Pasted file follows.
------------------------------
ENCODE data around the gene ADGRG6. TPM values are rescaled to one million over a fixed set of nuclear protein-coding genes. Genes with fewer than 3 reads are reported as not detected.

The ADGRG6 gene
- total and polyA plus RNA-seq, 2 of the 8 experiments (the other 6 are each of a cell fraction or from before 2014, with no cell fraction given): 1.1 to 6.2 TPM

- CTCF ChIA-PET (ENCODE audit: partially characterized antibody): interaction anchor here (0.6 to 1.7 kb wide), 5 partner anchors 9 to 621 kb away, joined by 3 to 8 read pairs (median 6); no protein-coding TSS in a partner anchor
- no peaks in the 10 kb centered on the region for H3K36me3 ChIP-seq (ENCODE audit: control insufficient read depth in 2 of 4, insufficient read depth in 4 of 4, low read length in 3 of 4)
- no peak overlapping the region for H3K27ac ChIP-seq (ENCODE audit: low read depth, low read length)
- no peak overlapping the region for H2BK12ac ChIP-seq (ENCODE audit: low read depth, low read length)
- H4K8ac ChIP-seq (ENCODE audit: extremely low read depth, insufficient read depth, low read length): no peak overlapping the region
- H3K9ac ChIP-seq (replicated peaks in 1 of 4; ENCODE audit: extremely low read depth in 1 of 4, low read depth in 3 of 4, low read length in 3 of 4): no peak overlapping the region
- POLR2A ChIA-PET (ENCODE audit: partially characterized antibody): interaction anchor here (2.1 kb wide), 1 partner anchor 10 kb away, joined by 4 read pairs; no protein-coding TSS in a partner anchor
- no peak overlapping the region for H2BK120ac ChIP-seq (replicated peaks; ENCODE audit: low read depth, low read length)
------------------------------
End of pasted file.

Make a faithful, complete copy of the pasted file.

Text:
ENCODE data around the gene ADGRG6. TPM values are rescaled to one million over a fixed set of nuclear protein-coding genes. Genes with fewer than 3 reads are reported as not detected.

The ADGRG6 gene
- total and polyA plus RNA-seq, 2 of the 8 experiments (the other 6 are each of a cell fraction or from before 2014, with no cell fraction given): 1.1 to 6.2 TPM

- CTCF ChIA-PET (ENCODE audit: partially characterized antibody): interaction anchor here (0.6 to 1.7 kb wide), 5 partner anchors 9 to 621 kb away, joined by 3 to 8 read pairs (median 6); no protein-coding TSS in a partner anchor
- no peaks in the 10 kb centered on the region for H3K36me3 ChIP-seq (ENCODE audit: control insufficient read depth in 2 of 4, insufficient read depth in 4 of 4, low read length in 3 of 4)
- no peak overlapping the region for H3K27ac ChIP-seq (ENCODE audit: low read depth, low read length)
- no peak overlapping the region for H2BK12ac ChIP-seq (ENCODE audit: low read depth, low read length)
- H4K8ac ChIP-seq (ENCODE audit: extremely low read depth, insufficient read depth, low read length): no peak overlapping the region
- H3K9ac ChIP-seq (replicated peaks in 1 of 4; ENCODE audit: extremely low read depth in 1 of 4, low read depth in 3 of 4, low read length in 3 of 4): no peak overlapping the region
- POLR2A ChIA-PET (ENCODE audit: partially characterized antibody): interaction anchor here (2.1 kb wide), 1 partner anchor 10 kb away, joined by 4 read pairs; no protein-coding TSS in a partner anchor
- no peak overlapping the region for H2BK120ac ChIP-seq (replicated peaks; ENCODE audit: low read depth, low read length)